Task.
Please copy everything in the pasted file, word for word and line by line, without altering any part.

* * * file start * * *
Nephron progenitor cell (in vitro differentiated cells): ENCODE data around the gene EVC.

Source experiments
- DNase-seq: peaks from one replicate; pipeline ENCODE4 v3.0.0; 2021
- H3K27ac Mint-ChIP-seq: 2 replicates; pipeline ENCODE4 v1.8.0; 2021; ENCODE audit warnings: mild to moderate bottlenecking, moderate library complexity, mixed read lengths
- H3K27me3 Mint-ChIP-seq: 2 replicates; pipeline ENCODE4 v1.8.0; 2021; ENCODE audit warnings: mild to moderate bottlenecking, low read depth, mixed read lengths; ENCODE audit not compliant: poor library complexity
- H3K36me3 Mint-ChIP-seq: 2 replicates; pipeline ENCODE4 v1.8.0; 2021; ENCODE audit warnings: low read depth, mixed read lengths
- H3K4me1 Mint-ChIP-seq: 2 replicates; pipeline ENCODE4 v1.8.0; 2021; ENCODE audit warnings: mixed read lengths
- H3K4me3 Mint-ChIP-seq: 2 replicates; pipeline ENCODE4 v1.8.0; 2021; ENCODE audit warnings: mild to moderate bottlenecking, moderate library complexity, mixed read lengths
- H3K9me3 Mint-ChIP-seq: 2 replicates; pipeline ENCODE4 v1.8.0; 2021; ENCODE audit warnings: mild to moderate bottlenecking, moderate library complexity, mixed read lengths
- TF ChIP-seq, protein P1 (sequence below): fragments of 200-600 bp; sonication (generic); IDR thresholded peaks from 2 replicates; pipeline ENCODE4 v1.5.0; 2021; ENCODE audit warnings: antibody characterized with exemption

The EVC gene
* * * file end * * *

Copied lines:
Nephron progenitor cell (in vitro differentiated cells): ENCODE data around the gene EVC.

Source experiments
- DNase-seq: peaks from one replicate; pipeline ENCODE4 v3.0.0; 2021
- H3K27ac Mint-ChIP-seq: 2 replicates; pipeline ENCODE4 v1.8.0; 2021; ENCODE audit warnings: mild to moderate bottlenecking, moderate library complexity, mixed read lengths
- H3K27me3 Mint-ChIP-seq: 2 replicates; pipeline ENCODE4 v1.8.0; 2021; ENCODE audit warnings: mild to moderate bottlenecking, low read depth, mixed read lengths; ENCODE audit not compliant: poor library complexity
- H3K36me3 Mint-ChIP-seq: 2 replicates; pipeline ENCODE4 v1.8.0; 2021; ENCODE audit warnings: low read depth, mixed read lengths
- H3K4me1 Mint-ChIP-seq: 2 replicates; pipeline ENCODE4 v1.8.0; 2021; ENCODE audit warnings: mixed read lengths
- H3K4me3 Mint-ChIP-seq: 2 replicates; pipeline ENCODE4 v1.8.0; 2021; ENCODE audit warnings: mild to moderate bottlenecking, moderate library complexity, mixed read lengths
- H3K9me3 Mint-ChIP-seq: 2 replicates; pipeline ENCODE4 v1.8.0; 2021; ENCODE audit warnings: mild to moderate bottlenecking, moderate library complexity, mixed read lengths
- TF ChIP-seq, protein P1 (sequence below): fragments of 200-600 bp; sonication (generic); IDR thresholded peaks from 2 replicates; pipeline ENCODE4 v1.5.0; 2021; ENCODE audit warnings: antibody characterized with exemption

The EVC gene